Darien valedictorian hopes to be entrepreneur

David Joosten: Darien valedictorian hopes to be entrepreneur

By Susan Shultz, Times Reporter
Jun 19, 2007


"Darien High School valedictorian David Joosten. (Darien Times/Laureen Vellante photo)" Darien High School valedictorian David Joosten. (Darien Times/Laureen Vellante photo)

Valedictorian David Joosten has worked hard in his tenure at Darien High School, so he wasn’t entirely surprised to learn he had earned the honor. But maintaining his average wasn’t what motivated him.

“I’ve been working toward it the past four years, but that effort didn’t depend on my grade point average,” he said.

That average, by the way, is 4.36.

The modest senior, who is Harvard-bound in the fall, said that in addition to hard work, luck has something to do with it.

“It was a combination of luck, getting some teachers who were easier than others, luck is part of it — I consider myself lucky,” he said.

David, who has two younger brothers, said his favorite subject is history. One of his younger brothers is a sophomore at the high school. Does he live up to his older brother’s academic standard?

“He’s made a lot of improvement over the last two years. He may not be the valedictorian of his class, but he’ll be one of the top rated — he’s a real self-motivator,” David said.

Part of the valedictorian’s honors including making a speech at graduation, which makes David a little nervous. He’s already outlined it but it is not complete. Although he may be nervous, he considers it an opportunity.

“It’s a good opportunity to say last words, so I’m lucky to be able to speak, not everyone gets that opportunity,” he said.

His parents, Eric and Mar Joosten, are very excited, David said.

“I think sometimes parents get more excited than the students.”

When he’s wasn’t working on academics, David was writing for the school newspaper, of which he served as business manager this year. He served as treasurer for the National Honor Society and ran for the track team.

David plans to study economics at Harvard and is very interested in entrepreneurism and start-up businesses. He hopes one day to either start his own business or work with someone who has. And he’s already on his way, as he and his brother ran an eBay business selling DVDs and video games.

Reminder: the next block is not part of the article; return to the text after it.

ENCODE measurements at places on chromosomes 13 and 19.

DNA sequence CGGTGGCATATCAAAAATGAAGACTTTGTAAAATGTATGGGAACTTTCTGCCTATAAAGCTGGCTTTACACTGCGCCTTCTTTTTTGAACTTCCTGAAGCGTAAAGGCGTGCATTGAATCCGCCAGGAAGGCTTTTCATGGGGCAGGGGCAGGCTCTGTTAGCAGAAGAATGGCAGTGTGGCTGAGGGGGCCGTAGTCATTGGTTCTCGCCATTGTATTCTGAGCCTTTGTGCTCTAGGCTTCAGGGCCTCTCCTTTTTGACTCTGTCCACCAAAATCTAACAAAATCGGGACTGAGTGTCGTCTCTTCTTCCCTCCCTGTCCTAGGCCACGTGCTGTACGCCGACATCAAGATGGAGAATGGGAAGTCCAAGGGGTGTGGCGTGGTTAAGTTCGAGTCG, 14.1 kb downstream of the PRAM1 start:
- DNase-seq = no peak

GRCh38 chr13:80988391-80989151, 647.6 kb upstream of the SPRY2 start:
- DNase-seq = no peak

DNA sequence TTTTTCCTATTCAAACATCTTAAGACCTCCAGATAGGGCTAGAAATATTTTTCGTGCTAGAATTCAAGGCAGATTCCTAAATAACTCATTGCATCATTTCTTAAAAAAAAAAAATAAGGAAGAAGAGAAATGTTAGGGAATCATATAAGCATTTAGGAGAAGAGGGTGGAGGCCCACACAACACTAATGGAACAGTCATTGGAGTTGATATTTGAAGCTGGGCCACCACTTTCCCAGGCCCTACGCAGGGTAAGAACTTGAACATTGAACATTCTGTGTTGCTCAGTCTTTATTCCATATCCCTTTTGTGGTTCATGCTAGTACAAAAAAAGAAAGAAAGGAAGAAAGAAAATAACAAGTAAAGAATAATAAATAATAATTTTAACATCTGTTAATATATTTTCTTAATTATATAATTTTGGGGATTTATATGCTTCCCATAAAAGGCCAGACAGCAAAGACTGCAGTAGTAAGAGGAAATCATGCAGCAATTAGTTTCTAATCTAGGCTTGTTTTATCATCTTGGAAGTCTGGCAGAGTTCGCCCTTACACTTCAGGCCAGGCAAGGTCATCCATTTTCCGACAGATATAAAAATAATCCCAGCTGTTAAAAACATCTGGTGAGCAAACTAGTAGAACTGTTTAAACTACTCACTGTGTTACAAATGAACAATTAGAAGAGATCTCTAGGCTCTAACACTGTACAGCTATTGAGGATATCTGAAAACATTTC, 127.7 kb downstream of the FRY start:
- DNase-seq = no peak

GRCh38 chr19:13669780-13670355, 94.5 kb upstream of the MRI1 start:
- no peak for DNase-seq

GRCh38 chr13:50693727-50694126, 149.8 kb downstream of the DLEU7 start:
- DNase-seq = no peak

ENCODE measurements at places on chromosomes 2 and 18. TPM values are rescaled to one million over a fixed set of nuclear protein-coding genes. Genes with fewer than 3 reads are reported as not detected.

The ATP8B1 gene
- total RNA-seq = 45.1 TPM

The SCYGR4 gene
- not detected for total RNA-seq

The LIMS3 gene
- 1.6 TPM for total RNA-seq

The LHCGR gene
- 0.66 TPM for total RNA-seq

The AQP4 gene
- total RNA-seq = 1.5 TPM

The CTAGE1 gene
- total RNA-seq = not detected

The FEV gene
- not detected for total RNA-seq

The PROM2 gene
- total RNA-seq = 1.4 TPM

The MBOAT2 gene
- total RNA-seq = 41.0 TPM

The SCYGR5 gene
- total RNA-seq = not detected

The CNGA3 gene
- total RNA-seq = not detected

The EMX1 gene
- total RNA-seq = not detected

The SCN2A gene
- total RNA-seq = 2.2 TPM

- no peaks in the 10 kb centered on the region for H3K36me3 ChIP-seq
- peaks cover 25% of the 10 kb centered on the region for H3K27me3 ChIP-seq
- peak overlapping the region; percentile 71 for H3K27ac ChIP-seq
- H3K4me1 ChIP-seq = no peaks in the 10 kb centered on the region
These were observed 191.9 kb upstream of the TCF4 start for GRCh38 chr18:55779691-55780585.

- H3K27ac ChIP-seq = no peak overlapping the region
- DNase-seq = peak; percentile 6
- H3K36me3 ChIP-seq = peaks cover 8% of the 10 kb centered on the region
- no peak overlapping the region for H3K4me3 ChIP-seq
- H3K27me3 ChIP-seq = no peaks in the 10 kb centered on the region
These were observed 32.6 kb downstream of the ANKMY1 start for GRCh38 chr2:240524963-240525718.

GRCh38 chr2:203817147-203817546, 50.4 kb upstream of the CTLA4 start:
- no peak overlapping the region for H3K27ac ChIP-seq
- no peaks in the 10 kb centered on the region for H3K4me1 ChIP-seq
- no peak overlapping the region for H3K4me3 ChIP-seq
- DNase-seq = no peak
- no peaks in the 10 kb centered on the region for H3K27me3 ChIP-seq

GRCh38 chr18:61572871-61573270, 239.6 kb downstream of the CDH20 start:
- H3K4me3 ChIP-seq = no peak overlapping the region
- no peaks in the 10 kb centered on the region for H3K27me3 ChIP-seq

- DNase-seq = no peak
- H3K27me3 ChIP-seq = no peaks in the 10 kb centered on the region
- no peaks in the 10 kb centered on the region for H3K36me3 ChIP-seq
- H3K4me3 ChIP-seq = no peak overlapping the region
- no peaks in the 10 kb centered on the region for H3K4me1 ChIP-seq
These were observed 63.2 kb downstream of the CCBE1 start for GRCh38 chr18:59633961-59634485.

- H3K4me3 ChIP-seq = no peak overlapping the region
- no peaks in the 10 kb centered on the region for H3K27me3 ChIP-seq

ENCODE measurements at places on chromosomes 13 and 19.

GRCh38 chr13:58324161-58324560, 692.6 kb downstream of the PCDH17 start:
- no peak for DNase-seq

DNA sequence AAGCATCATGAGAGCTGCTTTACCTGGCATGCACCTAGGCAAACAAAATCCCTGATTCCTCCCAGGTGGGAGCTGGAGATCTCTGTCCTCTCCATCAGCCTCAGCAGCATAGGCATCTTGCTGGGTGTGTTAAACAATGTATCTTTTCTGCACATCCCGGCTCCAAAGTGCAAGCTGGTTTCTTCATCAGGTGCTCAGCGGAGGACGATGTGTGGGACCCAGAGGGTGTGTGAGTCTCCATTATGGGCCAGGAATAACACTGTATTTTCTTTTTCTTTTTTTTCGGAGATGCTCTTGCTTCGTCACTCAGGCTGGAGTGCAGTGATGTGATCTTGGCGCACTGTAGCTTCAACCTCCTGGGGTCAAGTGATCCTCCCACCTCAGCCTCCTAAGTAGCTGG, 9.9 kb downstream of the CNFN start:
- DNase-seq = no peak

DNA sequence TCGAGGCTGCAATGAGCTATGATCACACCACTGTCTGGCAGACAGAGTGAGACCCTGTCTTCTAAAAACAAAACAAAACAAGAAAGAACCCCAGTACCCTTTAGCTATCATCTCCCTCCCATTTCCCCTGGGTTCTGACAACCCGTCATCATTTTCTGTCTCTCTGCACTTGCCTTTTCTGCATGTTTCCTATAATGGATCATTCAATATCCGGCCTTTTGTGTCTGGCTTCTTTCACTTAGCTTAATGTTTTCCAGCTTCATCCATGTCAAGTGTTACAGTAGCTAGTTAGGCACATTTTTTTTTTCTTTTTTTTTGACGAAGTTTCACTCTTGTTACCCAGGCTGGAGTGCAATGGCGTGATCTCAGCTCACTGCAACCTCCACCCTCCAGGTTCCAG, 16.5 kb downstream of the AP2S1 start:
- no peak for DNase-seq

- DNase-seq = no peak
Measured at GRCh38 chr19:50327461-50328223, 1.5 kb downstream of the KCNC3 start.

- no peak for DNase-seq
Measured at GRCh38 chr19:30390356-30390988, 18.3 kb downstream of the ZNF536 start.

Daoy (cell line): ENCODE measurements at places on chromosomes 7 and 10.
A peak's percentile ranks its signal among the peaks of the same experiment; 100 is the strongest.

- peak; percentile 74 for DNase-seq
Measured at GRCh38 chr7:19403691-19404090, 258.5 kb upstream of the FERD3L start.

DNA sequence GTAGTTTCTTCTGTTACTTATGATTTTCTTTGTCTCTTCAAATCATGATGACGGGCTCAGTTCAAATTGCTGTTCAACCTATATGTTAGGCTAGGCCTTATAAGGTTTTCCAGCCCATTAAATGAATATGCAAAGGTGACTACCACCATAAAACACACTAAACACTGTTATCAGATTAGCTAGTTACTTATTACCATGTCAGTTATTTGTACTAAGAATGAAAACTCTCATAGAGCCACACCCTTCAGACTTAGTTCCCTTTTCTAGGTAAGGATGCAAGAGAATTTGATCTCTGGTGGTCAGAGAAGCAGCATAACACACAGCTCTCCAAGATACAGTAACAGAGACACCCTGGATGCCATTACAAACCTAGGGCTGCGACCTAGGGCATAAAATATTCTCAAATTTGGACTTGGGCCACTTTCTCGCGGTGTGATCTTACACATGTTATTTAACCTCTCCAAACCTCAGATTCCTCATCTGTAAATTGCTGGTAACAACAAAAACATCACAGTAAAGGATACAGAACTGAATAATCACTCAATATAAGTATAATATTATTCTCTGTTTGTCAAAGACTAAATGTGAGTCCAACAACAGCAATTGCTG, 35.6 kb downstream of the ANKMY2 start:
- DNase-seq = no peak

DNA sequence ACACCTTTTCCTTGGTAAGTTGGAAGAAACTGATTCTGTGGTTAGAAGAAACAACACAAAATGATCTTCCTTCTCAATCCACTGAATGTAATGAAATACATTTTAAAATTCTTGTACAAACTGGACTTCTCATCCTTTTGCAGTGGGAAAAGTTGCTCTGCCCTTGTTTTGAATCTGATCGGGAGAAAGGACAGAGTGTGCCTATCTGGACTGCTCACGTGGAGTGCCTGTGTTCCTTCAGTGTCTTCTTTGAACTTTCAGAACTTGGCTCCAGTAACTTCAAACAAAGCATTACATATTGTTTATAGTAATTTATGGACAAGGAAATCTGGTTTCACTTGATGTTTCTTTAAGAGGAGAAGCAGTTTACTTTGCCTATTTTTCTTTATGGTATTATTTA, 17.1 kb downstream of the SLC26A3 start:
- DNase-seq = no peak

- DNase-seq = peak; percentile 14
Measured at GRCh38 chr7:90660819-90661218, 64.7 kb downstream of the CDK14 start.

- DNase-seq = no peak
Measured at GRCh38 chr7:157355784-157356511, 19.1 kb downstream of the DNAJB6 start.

“My brother started it a year and a half ago, and I joined a year ago,” he said.

The business brings in about $1,000 a month profit for working eight hours a week. For the last several months, though, David had to ease up on his time spent on the eBay business. He wanted to devote more time to college applications.

“I had to stop, because it isn’t good to sacrifice long-term goals for short-term goals,” he said.

David said he is very excited to attend the prestigious Harvard University, despite feeling somewhat intimidated by the school’s alumni achievements.

“People are always showing me magazine articles about people who have gone to Harvard and what they’ve accomplished — it is intimidating,” he said.

After a vacation to his mother’s native country of Spain at the end of June, David will start an internship at Pitney Bowes in their international acquisition department.

“It has a lot to do with start-up businesses,” he said.

David said such opportunities were one of the great things about growing up and attending school in Darien.

“There are more opportunities here than anywhere else in the United States with the people in this town, if you know someone who knows someone. You just have to make the effort.”

One of the bad things about growing up in Darien is that the town is very protective.

“That could also be a good thing, but the negative side of things is that students aren’t very experienced in street smarts,” he said.

Although he doesn’t know many people going to Harvard, David won’t be alone in the area. He said almost half of his friends are going to colleges in the Boston area.

But does the lack of street smarts he perceives make him a little bit more nervous about heading off to Cambridge in the fall?

“It probably makes me nervous, but really, excitement is just a form of nervousness,” he said.

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